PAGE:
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Beyond the blackboard: The classroom of tomorrow
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Beyond the blackboard: The classroom of tomorrow 

According to a recent study from Intel Canada, over one-third of post-secondary students spend their educational time online and mobile technology is directly responsible for that.

Technology has impacted the future of learning, and an increasing number of educational institutions are getting on board. In an exclusive interview with IT in Canada, Dr. Thierry Karsenti, Canada Research Chair on Information Technology and Communications (ICT) in Education and professor at the University of Montreal opens up about why more schools are getting involved, and what the future holds for digitized learning.

IT in Canada: Why would you say that more schools are integrating mobile technology into learning?
Dr. Thierry Karsenti:
It makes both teaching and learning more effective. It also helps schools reach out to students who would not normally have access to post-secondary education simply because that’s what students want.

ITIC: How has this technology changed the classroom experience?
TK:
It’s completely changing the landscape of education. Students have the possibility of creating their own classroom, a classroom they can access anytime from anywhere, and that’s also what the Intel survey reveals. When you look at the results, students really feel connected to other students and the learning content, and they spend at least a third of their time (engaging) in online activities.

ITIC: The Intel study shows that one-third of students spend their educational time online. Will this figure increase, going forward?
TK:
I think it will increase, and I would say that it would increase by more than (one third) in the next few years. Students often don’t realize that they’re (learning) online. For them, it’s normal and natural to be online.

ITIC: Have there been any challenges with the introduction of technology into the classroom environment?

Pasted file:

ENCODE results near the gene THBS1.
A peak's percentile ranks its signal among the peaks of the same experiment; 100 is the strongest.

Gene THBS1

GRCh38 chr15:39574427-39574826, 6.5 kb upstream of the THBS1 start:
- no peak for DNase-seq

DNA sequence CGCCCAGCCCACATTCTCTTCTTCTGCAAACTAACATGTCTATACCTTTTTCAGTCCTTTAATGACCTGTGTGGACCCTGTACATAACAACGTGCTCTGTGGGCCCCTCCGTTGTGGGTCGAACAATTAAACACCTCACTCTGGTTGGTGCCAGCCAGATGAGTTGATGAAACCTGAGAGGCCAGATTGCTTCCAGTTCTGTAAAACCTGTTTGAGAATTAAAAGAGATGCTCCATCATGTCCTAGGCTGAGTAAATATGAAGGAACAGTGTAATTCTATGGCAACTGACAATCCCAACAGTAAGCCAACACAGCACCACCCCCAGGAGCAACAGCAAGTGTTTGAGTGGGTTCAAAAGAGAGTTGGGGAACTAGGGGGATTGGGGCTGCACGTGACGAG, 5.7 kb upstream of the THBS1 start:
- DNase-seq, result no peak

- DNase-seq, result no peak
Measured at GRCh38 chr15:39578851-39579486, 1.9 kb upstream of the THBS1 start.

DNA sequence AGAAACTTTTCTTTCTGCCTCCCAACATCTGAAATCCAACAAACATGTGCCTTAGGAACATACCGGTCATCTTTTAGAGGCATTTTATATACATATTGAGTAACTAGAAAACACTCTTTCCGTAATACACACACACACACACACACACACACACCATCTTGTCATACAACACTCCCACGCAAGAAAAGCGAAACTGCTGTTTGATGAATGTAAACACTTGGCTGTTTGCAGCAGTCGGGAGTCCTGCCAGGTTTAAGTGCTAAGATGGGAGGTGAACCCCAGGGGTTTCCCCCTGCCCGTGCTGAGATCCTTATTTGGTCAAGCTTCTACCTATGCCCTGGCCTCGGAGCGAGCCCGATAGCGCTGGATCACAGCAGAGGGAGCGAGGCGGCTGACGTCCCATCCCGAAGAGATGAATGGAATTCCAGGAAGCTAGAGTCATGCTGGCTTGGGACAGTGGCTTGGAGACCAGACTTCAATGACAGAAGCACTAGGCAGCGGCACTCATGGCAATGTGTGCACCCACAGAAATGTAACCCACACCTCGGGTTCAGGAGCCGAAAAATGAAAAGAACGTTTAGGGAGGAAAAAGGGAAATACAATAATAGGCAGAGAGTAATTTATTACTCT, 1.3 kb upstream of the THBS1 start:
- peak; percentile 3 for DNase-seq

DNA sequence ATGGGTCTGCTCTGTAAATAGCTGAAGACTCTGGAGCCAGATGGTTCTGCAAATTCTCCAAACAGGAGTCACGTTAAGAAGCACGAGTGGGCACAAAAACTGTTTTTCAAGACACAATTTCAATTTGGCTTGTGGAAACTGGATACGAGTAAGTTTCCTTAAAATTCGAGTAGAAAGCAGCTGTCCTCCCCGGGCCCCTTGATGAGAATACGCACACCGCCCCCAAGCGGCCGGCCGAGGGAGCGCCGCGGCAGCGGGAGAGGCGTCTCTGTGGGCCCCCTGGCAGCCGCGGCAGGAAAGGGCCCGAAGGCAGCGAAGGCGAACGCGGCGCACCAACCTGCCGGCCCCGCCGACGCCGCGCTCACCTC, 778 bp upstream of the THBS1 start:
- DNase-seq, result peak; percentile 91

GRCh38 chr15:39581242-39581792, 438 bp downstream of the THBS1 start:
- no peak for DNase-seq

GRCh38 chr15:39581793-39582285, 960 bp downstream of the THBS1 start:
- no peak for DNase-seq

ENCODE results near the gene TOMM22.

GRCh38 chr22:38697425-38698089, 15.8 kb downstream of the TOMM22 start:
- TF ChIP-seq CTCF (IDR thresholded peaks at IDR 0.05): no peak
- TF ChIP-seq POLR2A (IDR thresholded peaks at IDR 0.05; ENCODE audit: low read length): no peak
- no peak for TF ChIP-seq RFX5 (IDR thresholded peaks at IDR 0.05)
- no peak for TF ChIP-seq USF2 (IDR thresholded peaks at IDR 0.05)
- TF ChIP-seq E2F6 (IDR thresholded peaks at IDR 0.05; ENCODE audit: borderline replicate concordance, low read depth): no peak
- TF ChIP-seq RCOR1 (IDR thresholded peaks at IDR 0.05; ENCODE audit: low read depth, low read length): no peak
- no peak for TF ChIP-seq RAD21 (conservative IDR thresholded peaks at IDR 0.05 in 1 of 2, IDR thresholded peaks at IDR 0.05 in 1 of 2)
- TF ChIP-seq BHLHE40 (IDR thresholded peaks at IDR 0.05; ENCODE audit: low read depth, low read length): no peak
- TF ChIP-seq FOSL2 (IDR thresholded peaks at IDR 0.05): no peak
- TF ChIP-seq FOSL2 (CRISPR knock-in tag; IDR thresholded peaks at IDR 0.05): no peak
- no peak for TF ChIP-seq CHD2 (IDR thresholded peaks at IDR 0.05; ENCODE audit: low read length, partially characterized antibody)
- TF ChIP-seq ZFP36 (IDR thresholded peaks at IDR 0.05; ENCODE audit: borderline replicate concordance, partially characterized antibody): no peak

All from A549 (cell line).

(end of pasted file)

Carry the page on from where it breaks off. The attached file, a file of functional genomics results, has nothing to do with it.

TK:
The main challenge that teachers are facing now is to make sure that the students are using this technology to learn and not to socialize or play games. In a way, it’s a good challenge because it helps teachers become better teachers. They can find ways to help students be more effective in their use of technology to help pursue careers and learn.

ITIC: It has often been said that students are getting bored with the traditional classroom learning structure. Will the addition of technology make learning a more exciting experience for them?
TK: Definitely. Students really enjoy learning with technology, and it makes learning much more interesting and interactive for them. They can also collaborate with others at the same. If the students are more interested and engaged, teachers will be happier as well.

ITIC: What are some of the ways that mobile technology can be used to promote collaboration and empowerment within the classroom?
TK:
With technology in the classroom, you’re giving more control to students, especially in post-secondary education, and that is what they want. They can access information in a variety of ways, and in their assignments or tasks, they are not only limited to the boundaries of the classroom itself. They can be connected to students in other countries or at other colleges or universities.

ITIC: There has been talk about creating an entirely paperless classroom. Do you think this can become reality?
TK:
I think that this will eventually become reality. If you look at the e-textbooks that are being used in some post-secondary institutions, it’s really amazing how the content of these textbooks can be adapted to the learning needs of each student. For example, let’s say you have an 800-page textbook. The textbook can become thicker or smaller based on your needs. I think in the very near future, e-textbooks will be the norm in our education. Using technology now is very important because (students) have to learn how to learn with technology.

ITIC: Many schools offer courses that are conducted entirely online. Do you think these courses will be on the rise in the future?
TK:
I think those will be on the rise, and the quality of these courses will have to be (superior) because students will be demanding more now that they’re used to learning with technology. They will want good online courses with lectures, and they’ll want to interact both with the teacher and the other students. Ten years ago, students were only connected three hours per week for a class. Now, they can be connected at all times. That’s what they want, and that’s what universities and colleges will have to make happen.

ITIC: Do you think more schools will adopt mobile technology in the future? Why or why not?
TK:
I think they’ll have no choice. More schools will adopt mobile technology, and the idea is to make sure that students have access to knowledge at all times. Both teachers and students agree that this is the future of education. It will happen, and it will happen very soon. The challenge will be to make sure that the online content is of good quality, and that the devices being used are flexible, have a good battery life, and are high-quality.

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